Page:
|Africa, Articles, Media Archive, Social Science, South Africa on 2012-07-09 00:06Z by Steven|
Sabelo J. Ndlovu-Gatsheni, Professor in the Department of Development Studies
University of South Africa
This article discusses how the politics of South African identity-making continues to be spoiled by racialised and ethnicised identities cascading from colonialism and apartheid. These problematic identities continue to live on, raising sensitive issues of nativity versus settlerism as well as rights versus entitlement to resources. Identity issues cannot be understood without a clear historical analysis of politics of translating a geographical expression into a national identity that dates back to colonial encounters. The article unpacks complex nationalisms, namely Anglicisation, Afrikanerisation, and Africanisation, that operated as ID-ologies, i.e. identitarian quests for a shared identity, albeit mediated by notions of whiteness and blackness. These ID-ologies became sites of struggles mediated by vicissitudes of inclusions and exclusions. The question of who was the subject of liberation, who constitutes the ‘authentic’ subject of the nation, and who is entitled to resources such as land and mines remain contested. Whites use the constitution to claim rights and to maintain the status quo of privilege, whereas Africans try to mobilise notions of both rights and entitlements as part of the redress of past and present exclusions.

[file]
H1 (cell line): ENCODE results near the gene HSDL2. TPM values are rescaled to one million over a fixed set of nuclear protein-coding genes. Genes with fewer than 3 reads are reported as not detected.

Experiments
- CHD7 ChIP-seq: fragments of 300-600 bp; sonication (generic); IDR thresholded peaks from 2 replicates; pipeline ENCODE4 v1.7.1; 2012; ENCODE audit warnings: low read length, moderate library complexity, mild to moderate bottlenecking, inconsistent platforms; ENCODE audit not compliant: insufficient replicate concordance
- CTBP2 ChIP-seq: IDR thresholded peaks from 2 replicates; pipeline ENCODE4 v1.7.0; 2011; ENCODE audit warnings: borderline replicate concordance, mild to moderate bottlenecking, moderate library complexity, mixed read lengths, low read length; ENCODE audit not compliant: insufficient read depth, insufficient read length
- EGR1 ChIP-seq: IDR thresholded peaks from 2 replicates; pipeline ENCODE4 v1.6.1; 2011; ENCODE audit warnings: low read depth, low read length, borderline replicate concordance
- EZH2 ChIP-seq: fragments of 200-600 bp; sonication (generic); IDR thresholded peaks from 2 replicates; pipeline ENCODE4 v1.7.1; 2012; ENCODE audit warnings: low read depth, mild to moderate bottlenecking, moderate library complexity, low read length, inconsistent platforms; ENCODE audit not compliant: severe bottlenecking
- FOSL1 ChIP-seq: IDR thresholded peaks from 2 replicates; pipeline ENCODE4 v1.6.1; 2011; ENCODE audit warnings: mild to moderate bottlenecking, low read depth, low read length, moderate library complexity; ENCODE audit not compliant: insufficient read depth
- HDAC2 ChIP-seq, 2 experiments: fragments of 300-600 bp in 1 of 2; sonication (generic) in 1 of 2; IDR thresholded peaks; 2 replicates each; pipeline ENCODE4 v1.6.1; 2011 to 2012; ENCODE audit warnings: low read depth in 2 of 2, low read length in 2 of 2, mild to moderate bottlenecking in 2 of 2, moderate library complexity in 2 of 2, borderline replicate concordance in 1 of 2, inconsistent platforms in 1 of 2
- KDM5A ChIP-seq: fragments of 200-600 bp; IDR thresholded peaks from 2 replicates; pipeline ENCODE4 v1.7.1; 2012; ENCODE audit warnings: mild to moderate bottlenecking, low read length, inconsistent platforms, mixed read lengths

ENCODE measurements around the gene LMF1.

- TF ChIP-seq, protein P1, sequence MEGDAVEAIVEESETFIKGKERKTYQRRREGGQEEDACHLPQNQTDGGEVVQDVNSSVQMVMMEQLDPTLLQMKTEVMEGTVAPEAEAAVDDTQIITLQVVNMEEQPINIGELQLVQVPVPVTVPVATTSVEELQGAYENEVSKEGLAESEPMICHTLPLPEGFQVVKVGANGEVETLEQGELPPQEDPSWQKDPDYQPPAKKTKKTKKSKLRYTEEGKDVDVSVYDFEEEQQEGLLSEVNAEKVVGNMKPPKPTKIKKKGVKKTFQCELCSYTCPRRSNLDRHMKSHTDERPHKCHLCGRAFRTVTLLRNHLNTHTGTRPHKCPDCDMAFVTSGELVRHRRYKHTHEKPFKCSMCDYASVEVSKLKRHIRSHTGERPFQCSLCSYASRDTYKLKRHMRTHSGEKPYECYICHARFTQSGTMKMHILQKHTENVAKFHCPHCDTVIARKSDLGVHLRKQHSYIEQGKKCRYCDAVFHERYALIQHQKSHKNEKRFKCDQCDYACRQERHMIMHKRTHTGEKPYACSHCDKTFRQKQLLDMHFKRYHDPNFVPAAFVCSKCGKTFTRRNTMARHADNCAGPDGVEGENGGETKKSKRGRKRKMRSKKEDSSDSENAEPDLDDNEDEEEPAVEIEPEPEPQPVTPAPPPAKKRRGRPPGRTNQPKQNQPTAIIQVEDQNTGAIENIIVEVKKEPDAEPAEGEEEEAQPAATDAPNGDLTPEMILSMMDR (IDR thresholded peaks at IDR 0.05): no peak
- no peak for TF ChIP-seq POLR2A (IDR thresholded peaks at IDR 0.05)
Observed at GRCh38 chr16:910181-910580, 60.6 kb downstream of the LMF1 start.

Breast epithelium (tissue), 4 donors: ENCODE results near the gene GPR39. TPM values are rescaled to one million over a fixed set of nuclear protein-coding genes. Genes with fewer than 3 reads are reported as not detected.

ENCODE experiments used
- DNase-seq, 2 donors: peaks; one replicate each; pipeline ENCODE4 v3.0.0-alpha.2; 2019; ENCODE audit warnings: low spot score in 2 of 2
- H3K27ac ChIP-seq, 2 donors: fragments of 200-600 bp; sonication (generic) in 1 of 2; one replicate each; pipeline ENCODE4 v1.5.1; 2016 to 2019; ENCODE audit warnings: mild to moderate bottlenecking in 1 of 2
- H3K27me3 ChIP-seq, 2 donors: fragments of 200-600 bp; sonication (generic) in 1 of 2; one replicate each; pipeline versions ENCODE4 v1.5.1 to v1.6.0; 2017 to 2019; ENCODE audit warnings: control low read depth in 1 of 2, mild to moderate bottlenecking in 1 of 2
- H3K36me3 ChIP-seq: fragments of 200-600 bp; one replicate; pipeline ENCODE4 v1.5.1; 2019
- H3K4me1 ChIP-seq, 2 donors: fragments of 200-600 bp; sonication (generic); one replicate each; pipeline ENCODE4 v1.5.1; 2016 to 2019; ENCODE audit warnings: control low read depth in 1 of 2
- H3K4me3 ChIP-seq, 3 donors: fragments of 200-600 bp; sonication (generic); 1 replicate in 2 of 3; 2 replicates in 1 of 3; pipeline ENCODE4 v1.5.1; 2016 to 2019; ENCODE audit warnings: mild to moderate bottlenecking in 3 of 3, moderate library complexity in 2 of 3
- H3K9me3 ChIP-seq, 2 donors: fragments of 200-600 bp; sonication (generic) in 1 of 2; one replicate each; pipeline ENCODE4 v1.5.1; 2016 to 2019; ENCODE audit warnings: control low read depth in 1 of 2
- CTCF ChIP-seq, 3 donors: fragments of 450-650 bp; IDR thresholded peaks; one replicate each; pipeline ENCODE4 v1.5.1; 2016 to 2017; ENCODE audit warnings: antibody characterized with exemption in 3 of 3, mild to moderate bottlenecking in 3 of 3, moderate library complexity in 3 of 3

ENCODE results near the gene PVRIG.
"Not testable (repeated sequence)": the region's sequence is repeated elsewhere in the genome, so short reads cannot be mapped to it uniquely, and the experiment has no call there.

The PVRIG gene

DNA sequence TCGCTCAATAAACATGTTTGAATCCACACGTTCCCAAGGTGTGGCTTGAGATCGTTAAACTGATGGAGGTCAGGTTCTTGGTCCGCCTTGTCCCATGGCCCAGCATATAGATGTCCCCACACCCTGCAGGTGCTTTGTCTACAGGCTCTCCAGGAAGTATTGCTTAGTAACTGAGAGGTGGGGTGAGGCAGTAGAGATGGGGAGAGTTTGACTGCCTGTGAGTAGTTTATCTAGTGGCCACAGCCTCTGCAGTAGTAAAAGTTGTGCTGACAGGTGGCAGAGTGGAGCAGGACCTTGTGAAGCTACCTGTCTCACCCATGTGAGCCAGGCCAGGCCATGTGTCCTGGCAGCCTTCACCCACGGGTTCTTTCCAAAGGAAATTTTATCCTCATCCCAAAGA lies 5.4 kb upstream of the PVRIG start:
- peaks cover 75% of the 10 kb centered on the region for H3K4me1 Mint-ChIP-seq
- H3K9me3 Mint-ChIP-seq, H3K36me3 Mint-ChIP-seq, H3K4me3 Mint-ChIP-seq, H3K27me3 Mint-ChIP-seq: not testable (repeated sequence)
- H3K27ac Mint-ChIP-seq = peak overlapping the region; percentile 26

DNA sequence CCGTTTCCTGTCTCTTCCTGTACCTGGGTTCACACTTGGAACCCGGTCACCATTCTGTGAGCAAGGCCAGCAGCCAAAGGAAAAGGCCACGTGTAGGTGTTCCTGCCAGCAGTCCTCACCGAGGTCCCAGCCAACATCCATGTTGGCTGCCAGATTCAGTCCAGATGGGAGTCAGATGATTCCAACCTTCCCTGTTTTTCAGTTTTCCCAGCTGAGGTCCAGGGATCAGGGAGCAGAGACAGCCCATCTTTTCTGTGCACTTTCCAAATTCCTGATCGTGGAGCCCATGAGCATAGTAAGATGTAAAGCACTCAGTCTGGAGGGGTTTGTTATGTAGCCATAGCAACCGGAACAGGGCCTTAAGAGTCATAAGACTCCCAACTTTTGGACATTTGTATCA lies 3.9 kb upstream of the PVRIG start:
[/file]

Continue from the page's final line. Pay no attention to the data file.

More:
This article traces the problematics of the idea of South Africa with a view to enlighten the current questions of belonging, citizenship, and ownership of resources rocking the country. It is a historical study that explores changing translations of a geographical expression into an identity of a people. The historical analysis slices right through the imperial and colonial encounters of the nineteenth and early twentieth centuries, right up to the present constructions of the ‘rainbow nation’. The main proposition of the article is thay South African national identity is, if not a failing national project, at least very much a contested work in progress, which is open to different interpretations and trajectories. This proposition is given credence by the fact that racialised and ethnicised identities formed under imperialism, colonialism, and apartheid continue to hang like a nightmare on the body politic of the rainbow nation, refusing to die. and continuing to throw up toxic questions around issues of belonging, citizenship, entitlement and ownership of resources like land and mines…
Read or purchase the article here.